You know that abusing drugs like cocaine and heroin can lead to addiction and other serious health consequences. But did you know that abusing prescription painkillers—taking someone else’s prescription, or even taking your own in ways other than as prescribed—can be just as dangerous?
The fact is, it can. But with nearly 1 in 10 high school seniors reporting nonmedical use of Vicodin® in the past year, some teens haven’t gotten the message.1Why are these teens risking their health and maybe even their lives? They may think prescription drugs are safer to abuse than illegal “street” drugs—after all, the thinking goes, doctors prescribe them, so they must be safe. But that’s not the whole story. Read on to find out the facts.
What Are Prescription Painkillers?
Prescription painkillers are strong pain relievers that include the opioid class of drugs, including hydrocodone (e.g., Vicodin®) and oxycodone (e.g., OxyContin®). Opioids work by mimicking the body’s natural pain-relieving chemicals, but they are more powerful and longer lasting.
When the body senses pain following an injury or surgery, specialized nerve cells relay “pain” messages to the spinal cord and brain. In response to these messages, natural pain-relieving chemicals—endorphins and enkephalins—are released and attach themselves to the body’s opioid receptors, where they have several functions. In the spinal cord, they decrease pain-related signals being transmitted to the brain. In the brain, they act in a number of areas, including those that interpret pain-related information and are involved in emotional responses. This reduces the sensation of pain and any associated feelings of suffering. Although our natural opioid system can relieve certain types of pain, it’s not equipped to handle severe and prolonged pain. That’s when opioid medications can be helpful.
Why Do Opioids Require a Prescription?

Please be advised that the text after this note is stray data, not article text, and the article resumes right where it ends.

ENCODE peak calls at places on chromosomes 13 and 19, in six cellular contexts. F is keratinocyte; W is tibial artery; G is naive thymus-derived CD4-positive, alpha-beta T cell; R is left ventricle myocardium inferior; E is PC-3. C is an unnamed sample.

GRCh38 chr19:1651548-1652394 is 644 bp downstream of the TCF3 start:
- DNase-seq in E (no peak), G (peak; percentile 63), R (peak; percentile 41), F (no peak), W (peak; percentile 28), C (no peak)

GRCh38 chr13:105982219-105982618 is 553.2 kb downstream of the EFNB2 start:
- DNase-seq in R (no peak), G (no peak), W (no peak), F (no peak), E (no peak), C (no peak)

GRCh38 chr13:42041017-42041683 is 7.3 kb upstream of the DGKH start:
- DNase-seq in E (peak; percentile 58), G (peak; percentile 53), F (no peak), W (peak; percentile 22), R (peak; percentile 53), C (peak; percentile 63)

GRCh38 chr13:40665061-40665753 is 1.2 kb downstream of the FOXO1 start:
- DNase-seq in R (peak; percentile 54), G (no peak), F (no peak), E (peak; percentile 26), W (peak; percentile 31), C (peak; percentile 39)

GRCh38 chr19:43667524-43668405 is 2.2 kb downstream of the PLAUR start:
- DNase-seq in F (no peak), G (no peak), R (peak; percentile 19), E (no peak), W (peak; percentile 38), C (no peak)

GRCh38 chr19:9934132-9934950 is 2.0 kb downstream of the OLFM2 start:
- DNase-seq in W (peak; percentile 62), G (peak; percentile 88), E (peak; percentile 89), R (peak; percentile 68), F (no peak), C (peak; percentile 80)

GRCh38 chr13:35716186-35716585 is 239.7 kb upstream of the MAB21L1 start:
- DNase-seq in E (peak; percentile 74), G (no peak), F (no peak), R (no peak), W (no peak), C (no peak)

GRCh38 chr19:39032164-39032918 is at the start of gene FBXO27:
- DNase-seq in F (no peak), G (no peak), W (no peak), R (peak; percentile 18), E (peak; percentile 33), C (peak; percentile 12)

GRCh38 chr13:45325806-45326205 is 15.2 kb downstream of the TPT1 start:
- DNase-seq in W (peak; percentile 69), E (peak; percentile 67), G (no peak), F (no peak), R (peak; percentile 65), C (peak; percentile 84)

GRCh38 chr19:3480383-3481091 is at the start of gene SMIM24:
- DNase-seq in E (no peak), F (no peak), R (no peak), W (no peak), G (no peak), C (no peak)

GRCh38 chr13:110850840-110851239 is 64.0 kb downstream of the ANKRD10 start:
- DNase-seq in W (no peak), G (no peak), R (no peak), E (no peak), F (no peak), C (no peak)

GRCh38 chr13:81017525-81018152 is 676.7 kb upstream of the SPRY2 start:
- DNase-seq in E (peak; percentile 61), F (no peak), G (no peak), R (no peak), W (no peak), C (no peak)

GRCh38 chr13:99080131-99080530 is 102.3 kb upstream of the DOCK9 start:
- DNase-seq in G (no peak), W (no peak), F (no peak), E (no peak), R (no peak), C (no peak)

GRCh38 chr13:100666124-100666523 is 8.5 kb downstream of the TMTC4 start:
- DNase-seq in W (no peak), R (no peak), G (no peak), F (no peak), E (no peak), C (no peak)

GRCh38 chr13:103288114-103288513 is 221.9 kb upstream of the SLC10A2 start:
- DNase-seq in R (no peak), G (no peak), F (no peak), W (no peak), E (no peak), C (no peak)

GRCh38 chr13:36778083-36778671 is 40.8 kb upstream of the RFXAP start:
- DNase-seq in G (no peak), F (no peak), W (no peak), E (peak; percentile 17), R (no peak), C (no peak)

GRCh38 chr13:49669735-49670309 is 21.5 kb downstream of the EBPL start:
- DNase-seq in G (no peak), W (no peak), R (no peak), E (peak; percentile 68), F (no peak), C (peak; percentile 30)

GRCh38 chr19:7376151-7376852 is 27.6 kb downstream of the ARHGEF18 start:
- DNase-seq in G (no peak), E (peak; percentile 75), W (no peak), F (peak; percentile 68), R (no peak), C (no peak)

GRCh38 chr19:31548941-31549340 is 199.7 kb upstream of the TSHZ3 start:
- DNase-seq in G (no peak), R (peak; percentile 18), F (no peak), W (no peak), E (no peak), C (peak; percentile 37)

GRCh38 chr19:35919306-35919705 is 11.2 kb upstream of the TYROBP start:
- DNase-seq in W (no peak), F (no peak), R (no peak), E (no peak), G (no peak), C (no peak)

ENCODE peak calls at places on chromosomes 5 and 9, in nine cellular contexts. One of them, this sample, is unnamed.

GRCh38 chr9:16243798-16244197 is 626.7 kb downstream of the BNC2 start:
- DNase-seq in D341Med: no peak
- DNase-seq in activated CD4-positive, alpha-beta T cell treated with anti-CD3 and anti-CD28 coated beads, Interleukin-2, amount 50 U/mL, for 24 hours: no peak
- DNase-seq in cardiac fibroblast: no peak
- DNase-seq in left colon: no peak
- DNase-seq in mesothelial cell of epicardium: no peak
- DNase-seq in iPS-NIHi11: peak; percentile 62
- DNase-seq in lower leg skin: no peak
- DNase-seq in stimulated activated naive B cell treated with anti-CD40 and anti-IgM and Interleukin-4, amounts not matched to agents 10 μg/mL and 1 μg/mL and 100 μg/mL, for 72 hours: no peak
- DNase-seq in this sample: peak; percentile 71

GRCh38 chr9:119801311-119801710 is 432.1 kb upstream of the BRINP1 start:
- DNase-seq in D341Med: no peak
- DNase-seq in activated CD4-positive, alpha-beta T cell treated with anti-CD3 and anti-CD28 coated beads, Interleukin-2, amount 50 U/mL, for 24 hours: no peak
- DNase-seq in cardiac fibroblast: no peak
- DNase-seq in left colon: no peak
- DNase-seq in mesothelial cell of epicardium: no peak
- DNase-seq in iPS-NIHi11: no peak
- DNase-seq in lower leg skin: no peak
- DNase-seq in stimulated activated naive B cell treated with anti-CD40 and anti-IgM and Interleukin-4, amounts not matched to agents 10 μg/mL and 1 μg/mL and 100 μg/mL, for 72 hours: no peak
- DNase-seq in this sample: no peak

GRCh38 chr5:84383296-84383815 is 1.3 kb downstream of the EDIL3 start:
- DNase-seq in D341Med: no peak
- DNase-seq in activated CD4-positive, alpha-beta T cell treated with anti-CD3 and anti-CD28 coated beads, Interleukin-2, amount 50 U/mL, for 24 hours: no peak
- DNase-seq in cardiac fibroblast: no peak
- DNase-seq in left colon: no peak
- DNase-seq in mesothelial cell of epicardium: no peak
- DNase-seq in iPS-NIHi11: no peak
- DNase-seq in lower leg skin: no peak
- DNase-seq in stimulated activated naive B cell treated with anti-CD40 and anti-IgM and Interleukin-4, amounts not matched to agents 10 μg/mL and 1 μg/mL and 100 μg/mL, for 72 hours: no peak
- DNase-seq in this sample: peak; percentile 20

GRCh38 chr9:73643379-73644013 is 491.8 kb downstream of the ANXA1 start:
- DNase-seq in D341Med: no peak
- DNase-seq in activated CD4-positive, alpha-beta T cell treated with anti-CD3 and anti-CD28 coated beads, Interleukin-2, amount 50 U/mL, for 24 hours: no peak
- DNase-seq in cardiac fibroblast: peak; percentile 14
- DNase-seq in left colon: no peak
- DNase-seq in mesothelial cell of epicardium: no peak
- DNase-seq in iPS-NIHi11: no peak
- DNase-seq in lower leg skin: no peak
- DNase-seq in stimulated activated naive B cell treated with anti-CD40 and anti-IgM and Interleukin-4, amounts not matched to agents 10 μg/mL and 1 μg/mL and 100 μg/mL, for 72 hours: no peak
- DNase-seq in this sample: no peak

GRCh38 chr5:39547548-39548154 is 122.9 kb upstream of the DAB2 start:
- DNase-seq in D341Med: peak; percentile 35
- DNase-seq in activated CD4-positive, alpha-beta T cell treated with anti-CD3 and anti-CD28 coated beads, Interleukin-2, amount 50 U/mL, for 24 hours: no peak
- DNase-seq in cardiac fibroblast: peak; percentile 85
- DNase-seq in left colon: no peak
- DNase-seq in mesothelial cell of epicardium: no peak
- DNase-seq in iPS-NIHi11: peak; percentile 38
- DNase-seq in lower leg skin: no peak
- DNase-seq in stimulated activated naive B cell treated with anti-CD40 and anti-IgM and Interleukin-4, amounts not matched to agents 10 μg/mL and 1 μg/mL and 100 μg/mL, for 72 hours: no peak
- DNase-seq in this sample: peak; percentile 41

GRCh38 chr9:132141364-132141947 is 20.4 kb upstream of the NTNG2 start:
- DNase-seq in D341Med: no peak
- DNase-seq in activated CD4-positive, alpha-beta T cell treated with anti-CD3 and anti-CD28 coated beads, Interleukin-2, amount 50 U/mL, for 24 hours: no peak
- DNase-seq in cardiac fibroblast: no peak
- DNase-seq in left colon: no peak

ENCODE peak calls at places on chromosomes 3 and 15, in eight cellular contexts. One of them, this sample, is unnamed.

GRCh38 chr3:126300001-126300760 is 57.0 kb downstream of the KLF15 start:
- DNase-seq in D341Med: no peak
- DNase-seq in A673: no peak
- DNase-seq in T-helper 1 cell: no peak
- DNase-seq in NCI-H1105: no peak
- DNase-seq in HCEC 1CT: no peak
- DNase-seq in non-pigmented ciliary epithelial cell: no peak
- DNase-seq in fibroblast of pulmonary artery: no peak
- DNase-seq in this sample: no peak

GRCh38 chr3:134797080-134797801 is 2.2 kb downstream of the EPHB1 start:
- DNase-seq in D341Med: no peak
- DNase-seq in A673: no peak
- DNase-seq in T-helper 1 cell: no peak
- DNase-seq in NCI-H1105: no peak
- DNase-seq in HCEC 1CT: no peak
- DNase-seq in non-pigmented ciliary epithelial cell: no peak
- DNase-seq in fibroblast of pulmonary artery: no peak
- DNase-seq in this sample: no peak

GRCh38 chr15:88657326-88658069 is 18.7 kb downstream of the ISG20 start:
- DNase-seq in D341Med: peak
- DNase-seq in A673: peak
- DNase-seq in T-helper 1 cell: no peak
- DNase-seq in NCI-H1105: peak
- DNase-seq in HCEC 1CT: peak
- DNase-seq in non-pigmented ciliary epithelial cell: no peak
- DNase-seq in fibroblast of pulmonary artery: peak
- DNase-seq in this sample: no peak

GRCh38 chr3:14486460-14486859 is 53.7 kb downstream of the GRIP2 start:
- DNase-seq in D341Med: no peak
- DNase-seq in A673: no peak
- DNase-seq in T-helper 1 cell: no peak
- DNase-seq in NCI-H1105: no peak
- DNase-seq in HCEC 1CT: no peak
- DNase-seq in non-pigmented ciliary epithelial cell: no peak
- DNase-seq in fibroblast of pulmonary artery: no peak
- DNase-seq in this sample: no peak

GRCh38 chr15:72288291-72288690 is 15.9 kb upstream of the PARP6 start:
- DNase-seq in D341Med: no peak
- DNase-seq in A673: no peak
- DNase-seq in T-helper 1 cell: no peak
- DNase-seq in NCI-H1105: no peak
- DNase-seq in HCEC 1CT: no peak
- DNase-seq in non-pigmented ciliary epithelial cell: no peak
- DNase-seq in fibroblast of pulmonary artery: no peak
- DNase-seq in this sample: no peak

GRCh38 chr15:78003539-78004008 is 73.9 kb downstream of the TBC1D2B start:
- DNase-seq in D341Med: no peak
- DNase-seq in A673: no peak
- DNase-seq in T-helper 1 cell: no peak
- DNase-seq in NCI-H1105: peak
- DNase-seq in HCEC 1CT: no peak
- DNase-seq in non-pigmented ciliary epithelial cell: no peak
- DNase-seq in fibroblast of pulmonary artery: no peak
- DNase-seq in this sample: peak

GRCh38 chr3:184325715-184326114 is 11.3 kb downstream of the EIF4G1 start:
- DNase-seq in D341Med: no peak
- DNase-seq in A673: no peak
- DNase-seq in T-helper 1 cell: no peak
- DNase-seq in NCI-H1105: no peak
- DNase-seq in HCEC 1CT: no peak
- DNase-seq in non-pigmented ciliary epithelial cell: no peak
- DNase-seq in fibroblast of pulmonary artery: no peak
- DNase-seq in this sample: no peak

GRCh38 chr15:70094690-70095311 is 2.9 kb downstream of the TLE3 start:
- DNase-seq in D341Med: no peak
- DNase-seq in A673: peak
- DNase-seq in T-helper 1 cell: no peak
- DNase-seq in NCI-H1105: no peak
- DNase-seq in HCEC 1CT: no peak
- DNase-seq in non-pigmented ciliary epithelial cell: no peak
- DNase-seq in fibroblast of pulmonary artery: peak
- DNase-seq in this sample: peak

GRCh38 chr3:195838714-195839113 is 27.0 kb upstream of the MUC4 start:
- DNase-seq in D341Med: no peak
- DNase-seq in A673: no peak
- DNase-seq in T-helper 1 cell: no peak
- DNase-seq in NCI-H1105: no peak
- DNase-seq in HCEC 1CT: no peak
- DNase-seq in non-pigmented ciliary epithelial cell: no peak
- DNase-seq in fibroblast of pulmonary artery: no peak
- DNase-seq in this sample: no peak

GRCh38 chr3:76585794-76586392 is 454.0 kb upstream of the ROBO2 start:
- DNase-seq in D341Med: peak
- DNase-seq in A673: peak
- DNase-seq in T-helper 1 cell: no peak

Opioids require a prescription because they are powerful medications. Although they are used safely each year by millions of Americans who are in pain, if not taken properly, opioids can result in severe health complications, or even death.
Before writing a prescription for opioids, your doctor must evaluate several factors, including your level of pain (or expected pain after surgery), weight, other medical conditions, any other medications you are taking, and your current or past drug-use history. The doctor will then decide:
whether an opioid pain reliever is necessary;
if a prescription opioid will safely and effectively treat your pain; and
the correct dosage and how long you should take it.
Your doctor will instruct you on how to safely take the medication, including which medications or over-the-counter drugs to avoid and the warning signs to watch for in case you have a bad reaction.
By following your doctor’s instructions carefully, you’ll be less likely to suffer serious side effects as a result of taking the drug.
Why Is Abusing Prescription Opioids Dangerous?
Abusing prescription opioids can put your health and life at serious risk. Opioids can make you drowsy, nauseous, constipated, and confused. They can also depress your breathing and lead to addiction or overdose.
• Overdose: Abuse of opioids, alone or in combination with alcohol or other drugs, can slow or even stop your breathing and result in a loss of consciousness, a coma, or worse. In fact, the number of accidental fatal poisonings involving prescription pain relievers has more than tripled since 1999.
• Physical Dependence: Long-term use of opioids can make the body dependent, and when you stop taking them, you could experience withdrawal symptoms, like muscle and bone pain, diarrhea, vomiting, or cold flashes. If you are under a doctor’s care, he or she can help you avoid or manage these symptoms.
• Addiction: Opioid receptors are found in the parts of the brain involved in emotional responses, including pleasure. In fact, heroin is an illegal opioid drug that acts on the same receptor system as prescription opioids. However, the dose and the way a drug is taken can affect how a person responds to it. People who abuse opioids often take them in doses or by methods (crushed, snorted, or injected) other than prescribed. This can lead to high doses reaching the brain rapidly, increasing the risk of overdose and addiction.
1 “Monitoring the Future Survey, Overview of Findings 2009,” National Institute on Drug Abuse, http://monitoringthefuture.org/pubs/monographs/overview2009.pdf (PDF).
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